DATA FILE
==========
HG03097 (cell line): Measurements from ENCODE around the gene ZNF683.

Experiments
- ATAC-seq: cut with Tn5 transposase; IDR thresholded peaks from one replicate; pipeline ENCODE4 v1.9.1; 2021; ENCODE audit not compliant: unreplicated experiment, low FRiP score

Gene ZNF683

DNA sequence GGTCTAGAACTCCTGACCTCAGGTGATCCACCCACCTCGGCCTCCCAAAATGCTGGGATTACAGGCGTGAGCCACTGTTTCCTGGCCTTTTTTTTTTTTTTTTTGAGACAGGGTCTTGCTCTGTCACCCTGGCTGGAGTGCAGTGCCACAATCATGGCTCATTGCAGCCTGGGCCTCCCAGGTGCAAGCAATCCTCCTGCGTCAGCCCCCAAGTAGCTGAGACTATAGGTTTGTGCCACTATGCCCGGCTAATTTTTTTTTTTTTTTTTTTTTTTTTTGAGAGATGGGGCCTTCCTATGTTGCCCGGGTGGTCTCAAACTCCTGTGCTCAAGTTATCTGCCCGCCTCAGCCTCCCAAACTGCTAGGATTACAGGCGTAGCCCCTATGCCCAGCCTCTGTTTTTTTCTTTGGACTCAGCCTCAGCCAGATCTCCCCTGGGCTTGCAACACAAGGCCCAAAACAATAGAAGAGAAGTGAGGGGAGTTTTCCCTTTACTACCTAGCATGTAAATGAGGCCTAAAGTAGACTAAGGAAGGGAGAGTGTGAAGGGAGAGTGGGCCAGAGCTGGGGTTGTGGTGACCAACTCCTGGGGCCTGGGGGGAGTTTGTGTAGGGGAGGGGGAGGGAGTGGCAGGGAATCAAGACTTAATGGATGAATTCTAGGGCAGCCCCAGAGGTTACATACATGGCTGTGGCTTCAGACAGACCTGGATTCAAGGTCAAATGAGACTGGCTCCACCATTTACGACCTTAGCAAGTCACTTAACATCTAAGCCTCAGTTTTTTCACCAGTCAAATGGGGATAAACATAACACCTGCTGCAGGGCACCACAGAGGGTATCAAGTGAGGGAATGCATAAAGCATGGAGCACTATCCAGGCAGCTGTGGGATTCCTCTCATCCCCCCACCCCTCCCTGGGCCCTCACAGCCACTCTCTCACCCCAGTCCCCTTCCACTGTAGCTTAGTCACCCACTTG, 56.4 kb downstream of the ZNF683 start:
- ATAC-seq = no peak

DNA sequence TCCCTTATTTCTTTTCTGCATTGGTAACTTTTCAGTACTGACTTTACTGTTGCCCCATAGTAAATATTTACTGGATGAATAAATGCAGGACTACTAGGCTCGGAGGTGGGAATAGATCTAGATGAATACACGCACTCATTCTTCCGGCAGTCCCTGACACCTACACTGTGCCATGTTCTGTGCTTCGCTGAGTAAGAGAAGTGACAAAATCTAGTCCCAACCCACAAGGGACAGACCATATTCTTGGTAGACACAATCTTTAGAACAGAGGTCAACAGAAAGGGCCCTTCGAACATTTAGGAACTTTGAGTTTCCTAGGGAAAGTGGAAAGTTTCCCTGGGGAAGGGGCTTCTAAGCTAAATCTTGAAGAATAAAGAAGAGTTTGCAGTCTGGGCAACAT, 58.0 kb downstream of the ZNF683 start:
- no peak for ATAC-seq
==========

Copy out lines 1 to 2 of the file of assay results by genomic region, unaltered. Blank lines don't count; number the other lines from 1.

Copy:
HG03097 (cell line): Measurements from ENCODE around the gene ZNF683.

Experiments